Building a workbench. Need help with vises. - Woodworking Talk - Woodworkers Forum
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post #1 of 22 Old 12-23-2017, 09:12 AM Thread Starter
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Building a workbench. Need help with vises.

Forewarning everyone, my terminology of things will probably be terrible in this post and I apologize ahead of time. Anyway... let's begin.

I wanna build a good sturdy workbench and I think I have the design down for the most part. I guess the design is called a roubo? Dog holes down both sides of it, with a split down the middle, an end vise on one end, a leg vise, and I think the last thing is called a sliding deadman (the thing with a bunch of holes in it so you can use the leg vise to plane the sides of large panels).

No idea how to build the deadman.

I have the build for the leg vise mostly done except I don't know how to attach a hand wheel to a threaded rod. The rest of the leg vise has been drawn out, researched and finalized. I literally just don't know how to attach the wheel to the threaded rod. I'm guessing it can be as simple as a set screw. So this part isn't too bad.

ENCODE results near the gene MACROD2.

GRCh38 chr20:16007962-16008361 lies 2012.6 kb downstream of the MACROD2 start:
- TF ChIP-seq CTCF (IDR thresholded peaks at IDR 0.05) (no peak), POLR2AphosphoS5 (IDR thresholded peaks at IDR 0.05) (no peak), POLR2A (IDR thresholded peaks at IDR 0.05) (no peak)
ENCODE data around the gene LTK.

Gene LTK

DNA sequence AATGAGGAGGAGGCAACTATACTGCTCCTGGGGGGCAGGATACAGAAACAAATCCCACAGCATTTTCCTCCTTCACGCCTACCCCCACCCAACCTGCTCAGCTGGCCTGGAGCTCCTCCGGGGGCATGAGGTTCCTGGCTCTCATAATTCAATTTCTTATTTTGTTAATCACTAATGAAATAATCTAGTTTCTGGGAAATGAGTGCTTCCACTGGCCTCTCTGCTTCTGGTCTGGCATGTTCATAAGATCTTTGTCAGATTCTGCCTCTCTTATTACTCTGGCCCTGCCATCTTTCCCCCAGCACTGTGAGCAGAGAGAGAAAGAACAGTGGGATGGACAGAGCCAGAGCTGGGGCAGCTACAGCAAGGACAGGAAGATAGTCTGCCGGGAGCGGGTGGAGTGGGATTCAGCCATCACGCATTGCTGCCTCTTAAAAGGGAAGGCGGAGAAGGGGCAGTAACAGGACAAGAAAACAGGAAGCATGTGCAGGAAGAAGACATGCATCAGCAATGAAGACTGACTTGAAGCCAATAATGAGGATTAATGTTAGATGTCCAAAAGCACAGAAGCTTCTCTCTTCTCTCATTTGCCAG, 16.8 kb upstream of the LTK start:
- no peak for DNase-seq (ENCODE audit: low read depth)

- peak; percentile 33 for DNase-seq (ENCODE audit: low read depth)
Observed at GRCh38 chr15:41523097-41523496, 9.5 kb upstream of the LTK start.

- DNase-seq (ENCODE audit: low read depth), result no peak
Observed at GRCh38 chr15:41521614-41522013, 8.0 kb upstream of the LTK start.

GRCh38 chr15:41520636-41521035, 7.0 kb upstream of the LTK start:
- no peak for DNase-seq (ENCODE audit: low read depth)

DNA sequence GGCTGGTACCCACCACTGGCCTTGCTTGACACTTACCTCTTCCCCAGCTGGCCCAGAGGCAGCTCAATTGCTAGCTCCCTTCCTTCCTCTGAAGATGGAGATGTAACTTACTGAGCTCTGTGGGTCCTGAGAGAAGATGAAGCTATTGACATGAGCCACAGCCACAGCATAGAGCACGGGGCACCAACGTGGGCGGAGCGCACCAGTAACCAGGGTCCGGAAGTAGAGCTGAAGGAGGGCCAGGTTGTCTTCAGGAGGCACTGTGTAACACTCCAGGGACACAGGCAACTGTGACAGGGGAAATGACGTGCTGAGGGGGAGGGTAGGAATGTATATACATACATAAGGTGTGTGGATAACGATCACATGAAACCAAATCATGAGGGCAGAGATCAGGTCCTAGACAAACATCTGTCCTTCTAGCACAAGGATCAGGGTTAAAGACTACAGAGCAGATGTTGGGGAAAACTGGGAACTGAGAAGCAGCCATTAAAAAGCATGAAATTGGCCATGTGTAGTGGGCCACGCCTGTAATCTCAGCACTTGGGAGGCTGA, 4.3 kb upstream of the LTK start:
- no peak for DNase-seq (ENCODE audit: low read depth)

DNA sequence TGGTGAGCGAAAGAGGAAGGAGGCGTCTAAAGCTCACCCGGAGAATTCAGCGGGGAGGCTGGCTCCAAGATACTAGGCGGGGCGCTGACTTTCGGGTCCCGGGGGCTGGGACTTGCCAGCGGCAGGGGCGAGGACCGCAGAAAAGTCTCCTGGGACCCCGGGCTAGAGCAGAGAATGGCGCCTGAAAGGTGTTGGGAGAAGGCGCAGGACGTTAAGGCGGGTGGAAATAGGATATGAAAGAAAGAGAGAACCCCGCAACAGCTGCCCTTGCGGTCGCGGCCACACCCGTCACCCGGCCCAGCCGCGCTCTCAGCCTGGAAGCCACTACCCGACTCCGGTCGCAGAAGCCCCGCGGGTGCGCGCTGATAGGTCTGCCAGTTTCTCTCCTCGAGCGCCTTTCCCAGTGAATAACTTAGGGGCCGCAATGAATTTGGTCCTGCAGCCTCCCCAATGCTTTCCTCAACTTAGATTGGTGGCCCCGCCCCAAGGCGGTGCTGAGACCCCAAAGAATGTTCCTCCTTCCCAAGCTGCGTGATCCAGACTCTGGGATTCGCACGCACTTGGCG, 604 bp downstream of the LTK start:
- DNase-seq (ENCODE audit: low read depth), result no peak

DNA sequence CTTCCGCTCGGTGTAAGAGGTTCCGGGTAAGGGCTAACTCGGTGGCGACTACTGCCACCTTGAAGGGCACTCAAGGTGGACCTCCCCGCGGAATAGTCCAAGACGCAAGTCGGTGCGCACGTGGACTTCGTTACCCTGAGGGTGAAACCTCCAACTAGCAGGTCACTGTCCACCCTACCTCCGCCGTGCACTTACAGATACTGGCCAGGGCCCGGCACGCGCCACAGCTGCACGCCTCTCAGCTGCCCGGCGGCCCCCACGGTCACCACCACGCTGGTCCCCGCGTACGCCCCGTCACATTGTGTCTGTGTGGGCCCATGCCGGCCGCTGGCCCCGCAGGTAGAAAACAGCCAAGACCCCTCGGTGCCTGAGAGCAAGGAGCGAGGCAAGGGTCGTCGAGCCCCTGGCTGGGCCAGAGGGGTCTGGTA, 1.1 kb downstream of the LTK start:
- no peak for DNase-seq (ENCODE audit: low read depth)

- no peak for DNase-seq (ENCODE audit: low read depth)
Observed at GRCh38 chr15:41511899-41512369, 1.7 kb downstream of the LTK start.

The end vise is where things get tricky to me. I've seen the ones with a handle on both ends of the vise and if you crank either handle the whole thing clamps and I like that. How do I build that? Or should I just stop being a tightass with my money and buy all the hardware for one from veritas or lie Nielsen or similar? The idea of spending that much money just on one vise makes my wallet shiver in fear though so there's that. Any help is appreciated.

Happy holidays!
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post #2 of 22 Old 12-23-2017, 11:30 AM
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Originally Posted by renraw9002 View Post
Forewarning everyone, my terminology of things will probably be terrible in this post and I apologize ahead of time. Anyway... let's begin.

I wanna build a good sturdy workbench and I think I have the design down for the most part. I guess the design is called a roubo? Dog holes down both sides of it, with a split down the middle, an end vise on one end, a leg vise, and I think the last thing is called a sliding deadman (the thing with a bunch of holes in it so you can use the leg vise to plane the sides of large panels).